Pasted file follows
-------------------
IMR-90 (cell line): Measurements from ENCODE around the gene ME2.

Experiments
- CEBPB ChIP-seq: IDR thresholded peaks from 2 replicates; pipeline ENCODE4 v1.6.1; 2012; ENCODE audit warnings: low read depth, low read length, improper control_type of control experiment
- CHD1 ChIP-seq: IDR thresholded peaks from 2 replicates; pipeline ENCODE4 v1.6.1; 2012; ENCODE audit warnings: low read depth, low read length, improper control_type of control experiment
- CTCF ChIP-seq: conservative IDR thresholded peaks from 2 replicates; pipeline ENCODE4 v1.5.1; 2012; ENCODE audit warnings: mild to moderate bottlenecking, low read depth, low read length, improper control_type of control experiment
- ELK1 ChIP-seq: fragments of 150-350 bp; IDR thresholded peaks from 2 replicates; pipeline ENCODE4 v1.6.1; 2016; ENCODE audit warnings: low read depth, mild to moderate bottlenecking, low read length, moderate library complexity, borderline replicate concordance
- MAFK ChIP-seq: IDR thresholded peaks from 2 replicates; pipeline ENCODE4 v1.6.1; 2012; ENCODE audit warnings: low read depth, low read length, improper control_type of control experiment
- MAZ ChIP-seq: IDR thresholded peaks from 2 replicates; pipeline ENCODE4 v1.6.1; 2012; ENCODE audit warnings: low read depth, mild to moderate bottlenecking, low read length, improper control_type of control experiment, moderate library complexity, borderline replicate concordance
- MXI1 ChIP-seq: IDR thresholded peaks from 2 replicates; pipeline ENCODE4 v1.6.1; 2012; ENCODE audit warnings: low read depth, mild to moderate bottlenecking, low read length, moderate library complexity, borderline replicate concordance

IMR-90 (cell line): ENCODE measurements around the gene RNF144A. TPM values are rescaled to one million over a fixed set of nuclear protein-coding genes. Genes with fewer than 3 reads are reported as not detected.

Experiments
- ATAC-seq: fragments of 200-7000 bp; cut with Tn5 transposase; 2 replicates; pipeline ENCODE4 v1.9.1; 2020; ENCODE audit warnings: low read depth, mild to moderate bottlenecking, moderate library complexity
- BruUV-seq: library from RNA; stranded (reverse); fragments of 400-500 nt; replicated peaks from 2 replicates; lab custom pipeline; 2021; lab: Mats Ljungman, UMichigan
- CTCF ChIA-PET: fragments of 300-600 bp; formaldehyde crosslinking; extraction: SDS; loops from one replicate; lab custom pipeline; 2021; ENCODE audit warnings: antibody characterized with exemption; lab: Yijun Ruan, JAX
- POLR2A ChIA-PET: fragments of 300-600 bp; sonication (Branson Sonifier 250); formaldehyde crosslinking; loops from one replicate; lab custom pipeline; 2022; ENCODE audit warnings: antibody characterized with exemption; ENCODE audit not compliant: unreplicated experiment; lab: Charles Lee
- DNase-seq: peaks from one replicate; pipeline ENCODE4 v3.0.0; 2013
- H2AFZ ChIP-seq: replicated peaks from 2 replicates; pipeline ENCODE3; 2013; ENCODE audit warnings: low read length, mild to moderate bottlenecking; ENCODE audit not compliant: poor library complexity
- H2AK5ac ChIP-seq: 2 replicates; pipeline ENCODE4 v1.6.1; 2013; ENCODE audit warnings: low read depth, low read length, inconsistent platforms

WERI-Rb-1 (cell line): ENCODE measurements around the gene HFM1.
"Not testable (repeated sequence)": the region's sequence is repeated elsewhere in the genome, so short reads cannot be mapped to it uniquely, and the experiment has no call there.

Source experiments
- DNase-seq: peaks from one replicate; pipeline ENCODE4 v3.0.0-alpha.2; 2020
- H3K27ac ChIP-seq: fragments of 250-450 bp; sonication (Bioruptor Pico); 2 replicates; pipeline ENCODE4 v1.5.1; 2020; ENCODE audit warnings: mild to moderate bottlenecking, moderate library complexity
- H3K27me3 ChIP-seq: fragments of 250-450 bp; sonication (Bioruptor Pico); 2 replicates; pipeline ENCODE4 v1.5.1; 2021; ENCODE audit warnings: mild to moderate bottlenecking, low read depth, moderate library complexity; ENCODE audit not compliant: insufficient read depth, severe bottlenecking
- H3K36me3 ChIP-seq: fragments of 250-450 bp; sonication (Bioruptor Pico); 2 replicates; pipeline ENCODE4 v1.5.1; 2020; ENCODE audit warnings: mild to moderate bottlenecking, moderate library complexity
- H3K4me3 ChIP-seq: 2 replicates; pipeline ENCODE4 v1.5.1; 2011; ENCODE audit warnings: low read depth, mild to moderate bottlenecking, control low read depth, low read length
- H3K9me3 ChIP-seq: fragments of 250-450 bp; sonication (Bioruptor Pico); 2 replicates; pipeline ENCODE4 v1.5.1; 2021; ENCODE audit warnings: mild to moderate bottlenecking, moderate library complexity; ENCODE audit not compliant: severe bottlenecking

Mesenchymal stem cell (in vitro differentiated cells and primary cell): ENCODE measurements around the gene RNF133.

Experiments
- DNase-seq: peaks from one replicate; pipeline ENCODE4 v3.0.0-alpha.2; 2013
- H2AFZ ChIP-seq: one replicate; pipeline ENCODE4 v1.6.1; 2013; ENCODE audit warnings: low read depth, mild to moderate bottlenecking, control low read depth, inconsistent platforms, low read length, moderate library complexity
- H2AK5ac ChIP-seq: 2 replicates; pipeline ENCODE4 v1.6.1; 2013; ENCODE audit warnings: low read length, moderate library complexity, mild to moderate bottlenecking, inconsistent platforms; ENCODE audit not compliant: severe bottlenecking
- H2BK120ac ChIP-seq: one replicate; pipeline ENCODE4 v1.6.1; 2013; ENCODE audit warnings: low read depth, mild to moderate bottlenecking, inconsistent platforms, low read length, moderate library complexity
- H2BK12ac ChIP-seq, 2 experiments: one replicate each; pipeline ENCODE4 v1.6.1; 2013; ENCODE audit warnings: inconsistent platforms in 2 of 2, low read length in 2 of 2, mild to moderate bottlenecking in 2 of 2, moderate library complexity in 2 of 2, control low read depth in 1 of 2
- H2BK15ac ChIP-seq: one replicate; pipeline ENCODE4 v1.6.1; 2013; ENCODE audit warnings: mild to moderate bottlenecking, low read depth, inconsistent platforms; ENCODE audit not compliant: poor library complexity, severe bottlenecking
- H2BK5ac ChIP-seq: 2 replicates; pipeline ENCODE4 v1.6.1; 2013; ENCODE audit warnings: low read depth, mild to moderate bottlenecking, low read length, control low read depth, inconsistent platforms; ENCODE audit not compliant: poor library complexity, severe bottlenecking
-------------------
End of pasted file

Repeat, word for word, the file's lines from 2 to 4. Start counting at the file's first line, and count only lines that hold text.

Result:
Experiments
- CEBPB ChIP-seq: IDR thresholded peaks from 2 replicates; pipeline ENCODE4 v1.6.1; 2012; ENCODE audit warnings: low read depth, low read length, improper control_type of control experiment
- CHD1 ChIP-seq: IDR thresholded peaks from 2 replicates; pipeline ENCODE4 v1.6.1; 2012; ENCODE audit warnings: low read depth, low read length, improper control_type of control experiment